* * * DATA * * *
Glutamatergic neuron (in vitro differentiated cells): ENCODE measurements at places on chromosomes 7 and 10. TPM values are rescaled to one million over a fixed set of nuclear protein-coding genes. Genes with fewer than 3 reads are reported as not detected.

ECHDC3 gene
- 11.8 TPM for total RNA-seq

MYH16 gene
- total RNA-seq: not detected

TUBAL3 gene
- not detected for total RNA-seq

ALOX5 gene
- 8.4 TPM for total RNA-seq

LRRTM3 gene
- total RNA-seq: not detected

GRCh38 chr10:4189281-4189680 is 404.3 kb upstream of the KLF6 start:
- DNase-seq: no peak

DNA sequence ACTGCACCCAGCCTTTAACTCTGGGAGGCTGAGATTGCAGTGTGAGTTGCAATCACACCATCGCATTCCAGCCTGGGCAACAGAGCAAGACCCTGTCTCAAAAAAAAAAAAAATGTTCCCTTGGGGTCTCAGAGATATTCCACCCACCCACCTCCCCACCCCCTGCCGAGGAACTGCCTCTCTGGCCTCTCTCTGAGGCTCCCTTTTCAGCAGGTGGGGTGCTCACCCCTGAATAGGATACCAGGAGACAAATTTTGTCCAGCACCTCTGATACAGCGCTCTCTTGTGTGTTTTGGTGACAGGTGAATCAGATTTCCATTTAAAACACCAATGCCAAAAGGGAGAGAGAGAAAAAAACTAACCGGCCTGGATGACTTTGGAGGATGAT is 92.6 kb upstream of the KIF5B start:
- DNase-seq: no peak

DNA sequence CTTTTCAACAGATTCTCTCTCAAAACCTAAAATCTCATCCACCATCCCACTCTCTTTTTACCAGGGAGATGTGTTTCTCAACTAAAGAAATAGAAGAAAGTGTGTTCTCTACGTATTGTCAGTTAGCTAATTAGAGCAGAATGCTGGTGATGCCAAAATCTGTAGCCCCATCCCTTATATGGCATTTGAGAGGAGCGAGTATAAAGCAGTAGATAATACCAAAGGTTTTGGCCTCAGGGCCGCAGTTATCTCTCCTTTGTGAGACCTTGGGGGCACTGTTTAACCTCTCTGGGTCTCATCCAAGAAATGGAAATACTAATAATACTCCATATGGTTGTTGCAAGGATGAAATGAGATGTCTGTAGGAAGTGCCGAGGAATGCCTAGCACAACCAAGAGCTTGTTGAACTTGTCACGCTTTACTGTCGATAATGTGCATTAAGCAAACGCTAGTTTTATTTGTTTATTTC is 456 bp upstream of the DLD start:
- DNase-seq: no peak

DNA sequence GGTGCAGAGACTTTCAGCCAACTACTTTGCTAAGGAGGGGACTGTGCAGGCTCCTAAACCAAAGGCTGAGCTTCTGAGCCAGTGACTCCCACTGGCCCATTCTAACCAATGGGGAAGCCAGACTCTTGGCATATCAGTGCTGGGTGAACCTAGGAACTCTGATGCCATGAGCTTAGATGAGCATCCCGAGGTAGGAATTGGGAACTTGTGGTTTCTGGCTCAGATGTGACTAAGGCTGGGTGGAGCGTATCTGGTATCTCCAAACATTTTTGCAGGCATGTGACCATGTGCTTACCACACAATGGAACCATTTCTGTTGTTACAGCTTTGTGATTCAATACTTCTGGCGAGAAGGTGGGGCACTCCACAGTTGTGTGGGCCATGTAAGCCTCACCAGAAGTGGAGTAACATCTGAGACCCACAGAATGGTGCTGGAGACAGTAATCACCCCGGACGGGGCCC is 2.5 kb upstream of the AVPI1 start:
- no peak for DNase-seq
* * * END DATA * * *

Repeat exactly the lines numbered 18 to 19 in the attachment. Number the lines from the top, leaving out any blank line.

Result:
DNA sequence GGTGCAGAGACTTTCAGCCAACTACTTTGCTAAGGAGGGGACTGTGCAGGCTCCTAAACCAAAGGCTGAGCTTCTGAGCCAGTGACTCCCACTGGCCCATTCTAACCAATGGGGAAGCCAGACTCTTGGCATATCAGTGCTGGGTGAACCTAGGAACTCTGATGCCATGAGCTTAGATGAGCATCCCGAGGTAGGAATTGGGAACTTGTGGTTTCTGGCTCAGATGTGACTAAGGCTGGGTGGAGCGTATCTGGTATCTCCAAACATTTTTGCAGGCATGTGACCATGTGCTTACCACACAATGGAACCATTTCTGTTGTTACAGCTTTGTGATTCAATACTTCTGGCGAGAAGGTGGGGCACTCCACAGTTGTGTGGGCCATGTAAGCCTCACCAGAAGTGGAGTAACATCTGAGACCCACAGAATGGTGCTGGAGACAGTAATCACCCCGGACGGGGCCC is 2.5 kb upstream of the AVPI1 start:
- no peak for DNase-seq